Glossary

Cataract a clouding of the eye’s natural lens that generally occurs with age. Although corrective lenses may be helpful during the early stages of cataract development, the only treatment is to remove the natural lens and replace it with an artificial one. Some symptoms of cataracts include cloudy vision and increased glare especially with night time driving.

Macular Degeneration a condition that affects central vision and occurs with aging. This is a leading cause of blindness in persons over the age of 65. The macula is the center of the retina responsible for central vision and fine detail. A breakdown of retinal cells in the macular region causes progressive loss of central vision including things like faces. Studies have found a genetic link to this disease, so people with a family history or macular degeneration should be monitored yearly. Treatment can range from better nutritional management, sometimes to include a tablet containing the primary minerals and vitamins that are found lacking in many macular degenerated patients.

Glaucoma damage to the optic nerve resulting from high intraocular pressure. Glaucoma is a silent but progressive and irreversible eye disease that is caused by a blockage in the eye’s drainage system. Early detection of glaucoma is vital to effective management of the disease. There are no symptoms of glaucoma until vision is lost in the late stages of the disease, therefore it is essential to monitor yearly especially if you have a family history. Glaucoma cannot be cured, but its effects can be managed through medication or surgery.

Diabetic Retinopathy having Type I or Type II diabetes can directly affect your vision. Diabetic retinopathy causes changes in vision when blood vessels in the retina become damaged due to the effects of diabetes. The blood vessels may swell and leak into the retina or new and abnormal blood vessels may begin to grow and eventually rupture, damaging the retina. In the early stages, diabetic retinopathy has no symptoms. Over time, the condition can progress to cause vision loss or even blindness. It is essential for everyone with diabetes to have yearly dilated eye exams to monitor retinal changes. The best treatment is to maintain appropriate blood sugar levels and avoid any retinal damage but once retinal changes have occurred laser treatments are highly effective in slowing the progression of the disease. These treatments are most effective when the condition is detected early. In the case of more advanced forms of diabetic retinopathy may benefit from treatment, but there is no guarantee that vision can be restored.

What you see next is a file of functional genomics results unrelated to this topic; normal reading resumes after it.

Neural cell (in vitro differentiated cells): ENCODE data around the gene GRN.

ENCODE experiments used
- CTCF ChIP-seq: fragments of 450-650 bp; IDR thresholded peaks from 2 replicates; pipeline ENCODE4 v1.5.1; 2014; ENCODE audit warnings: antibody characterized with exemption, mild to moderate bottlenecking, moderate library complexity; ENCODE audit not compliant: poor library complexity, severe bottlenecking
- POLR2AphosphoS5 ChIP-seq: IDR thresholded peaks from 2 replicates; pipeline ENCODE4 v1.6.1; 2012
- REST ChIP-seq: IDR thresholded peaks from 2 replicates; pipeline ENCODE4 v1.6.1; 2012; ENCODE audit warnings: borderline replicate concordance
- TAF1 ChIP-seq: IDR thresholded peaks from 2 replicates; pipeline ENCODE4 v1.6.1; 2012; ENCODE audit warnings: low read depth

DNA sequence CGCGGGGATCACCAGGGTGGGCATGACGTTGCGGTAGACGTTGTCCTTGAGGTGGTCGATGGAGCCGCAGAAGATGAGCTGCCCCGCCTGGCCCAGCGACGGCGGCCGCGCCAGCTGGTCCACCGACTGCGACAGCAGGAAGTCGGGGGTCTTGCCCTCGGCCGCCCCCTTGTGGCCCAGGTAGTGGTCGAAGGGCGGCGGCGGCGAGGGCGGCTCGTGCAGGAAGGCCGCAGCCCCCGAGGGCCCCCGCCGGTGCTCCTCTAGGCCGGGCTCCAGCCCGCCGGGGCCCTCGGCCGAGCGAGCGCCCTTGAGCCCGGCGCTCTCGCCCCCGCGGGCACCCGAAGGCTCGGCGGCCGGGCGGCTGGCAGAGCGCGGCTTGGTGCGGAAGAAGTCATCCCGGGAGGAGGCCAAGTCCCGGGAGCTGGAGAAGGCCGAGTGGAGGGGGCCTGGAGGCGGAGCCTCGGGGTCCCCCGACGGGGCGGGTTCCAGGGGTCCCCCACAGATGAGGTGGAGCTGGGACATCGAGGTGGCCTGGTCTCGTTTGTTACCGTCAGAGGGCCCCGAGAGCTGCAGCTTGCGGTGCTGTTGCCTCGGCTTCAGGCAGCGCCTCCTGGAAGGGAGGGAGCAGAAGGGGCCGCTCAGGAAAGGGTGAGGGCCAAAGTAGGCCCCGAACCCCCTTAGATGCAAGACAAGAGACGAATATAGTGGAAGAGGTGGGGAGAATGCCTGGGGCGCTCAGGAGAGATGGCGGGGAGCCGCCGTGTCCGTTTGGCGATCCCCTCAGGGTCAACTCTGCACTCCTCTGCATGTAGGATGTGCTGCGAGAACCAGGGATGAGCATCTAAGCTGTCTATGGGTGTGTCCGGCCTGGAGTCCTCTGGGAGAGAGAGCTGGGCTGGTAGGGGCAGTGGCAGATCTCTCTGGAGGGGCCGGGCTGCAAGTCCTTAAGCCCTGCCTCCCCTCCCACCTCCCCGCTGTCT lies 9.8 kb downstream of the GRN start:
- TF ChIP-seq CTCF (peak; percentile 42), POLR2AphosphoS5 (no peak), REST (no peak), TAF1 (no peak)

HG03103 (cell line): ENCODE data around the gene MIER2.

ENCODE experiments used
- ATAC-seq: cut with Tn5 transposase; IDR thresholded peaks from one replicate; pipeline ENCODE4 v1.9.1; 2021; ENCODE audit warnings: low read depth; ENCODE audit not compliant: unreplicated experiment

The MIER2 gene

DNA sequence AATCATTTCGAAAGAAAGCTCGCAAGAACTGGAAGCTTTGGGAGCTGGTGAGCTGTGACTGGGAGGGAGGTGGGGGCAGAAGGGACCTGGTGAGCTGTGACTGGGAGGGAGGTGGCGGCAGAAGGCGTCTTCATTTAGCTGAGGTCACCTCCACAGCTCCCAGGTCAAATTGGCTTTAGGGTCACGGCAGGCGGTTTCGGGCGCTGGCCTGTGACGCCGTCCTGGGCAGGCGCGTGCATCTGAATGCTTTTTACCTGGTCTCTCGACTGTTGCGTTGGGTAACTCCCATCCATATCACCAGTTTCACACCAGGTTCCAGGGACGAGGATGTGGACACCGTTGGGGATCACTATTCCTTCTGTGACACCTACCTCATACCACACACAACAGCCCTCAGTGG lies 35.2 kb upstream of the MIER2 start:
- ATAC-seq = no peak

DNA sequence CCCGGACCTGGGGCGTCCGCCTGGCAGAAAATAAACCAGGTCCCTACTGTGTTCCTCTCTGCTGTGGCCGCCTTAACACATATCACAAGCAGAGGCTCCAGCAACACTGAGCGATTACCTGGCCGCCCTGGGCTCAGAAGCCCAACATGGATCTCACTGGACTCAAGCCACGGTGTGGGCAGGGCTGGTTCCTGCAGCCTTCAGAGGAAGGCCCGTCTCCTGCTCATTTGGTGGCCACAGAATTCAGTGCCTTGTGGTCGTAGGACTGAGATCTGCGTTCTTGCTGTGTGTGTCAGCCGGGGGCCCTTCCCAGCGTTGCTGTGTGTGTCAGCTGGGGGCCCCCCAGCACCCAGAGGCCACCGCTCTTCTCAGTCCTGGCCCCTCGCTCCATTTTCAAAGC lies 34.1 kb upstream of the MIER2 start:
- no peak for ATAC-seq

Myopia commonly known as Nearsighted. This a condition of the eyes in which the patient is unable to see objects far away with clarity, but is able to see objects near to their face. The higher the myopia, the closer the patient must be to an object to see it clearly when not wearing glasses

Hyperopia commonly known as Farsighted. This is a condition in which the eyes must constantly focus images to see clearly. It is easier to focus distance images than near images resulting in poorer near visual acuity without glasses. This focusing causes the eyes to become fatigued and may cause headaches and eyestrain with prolonged near work.

Astigmatism commonly described as an eye shaped more like a football than a baseball. It can cause blur and distortions of images both far away and at close reading distances. Astigmatism is a common cause of headaches and eyestrain.

Presbyopia known as age-related farsightedness. This is a condition that typically develops in persons over the age of 40 and is caused by a decrease in the flexibility of the eye’s natural lens. As presbyopia develops, the patient may notice a delay in the eye’s ability to switch from focusing on distant objects to near ones, and vice versa, followed by a gradually diminishing ability to focus on objects that are close-up.

Pink Eye clinically pink eye is called conjunctivitis. There are many possible types of conjunctivitis including bacterial, viral and allergic. Any time you suspect pink eye you should be seen, since some forms are contagious and should be treatment with medication as soon as possible.

Dry Eye Syndrome occurs when the normal flow of tears over the eyes is interrupted, or the tear film is abnormal. Dry eye syndrome can be a lifelong struggle. But it is possible to relieve the symptoms. Artificial tear lubricants or in some cases blocking the tear ducts will concentrate the limited tears that are available.

Amblyopia also known as a lazy eye. This typically develops in children and must be addressed early to prevent permanent complications. Pediatric eye exams are especially important because children do not typically recognize that they have a problem with their vision. Approximately 3% of children and young adults have amblyopia. If detected early, this condition can be treated with eyeglasses, patching an eye and/or using eye drops.

Glossary

Cataract a clouding of the eye’s natural lens that generally occurs with age. Although corrective lenses may be helpful during the early stages of cataract development, the only treatment is to remove the natural lens and replace it with an artificial one. Some symptoms of cataracts include cloudy vision and increased glare especially with night time driving.

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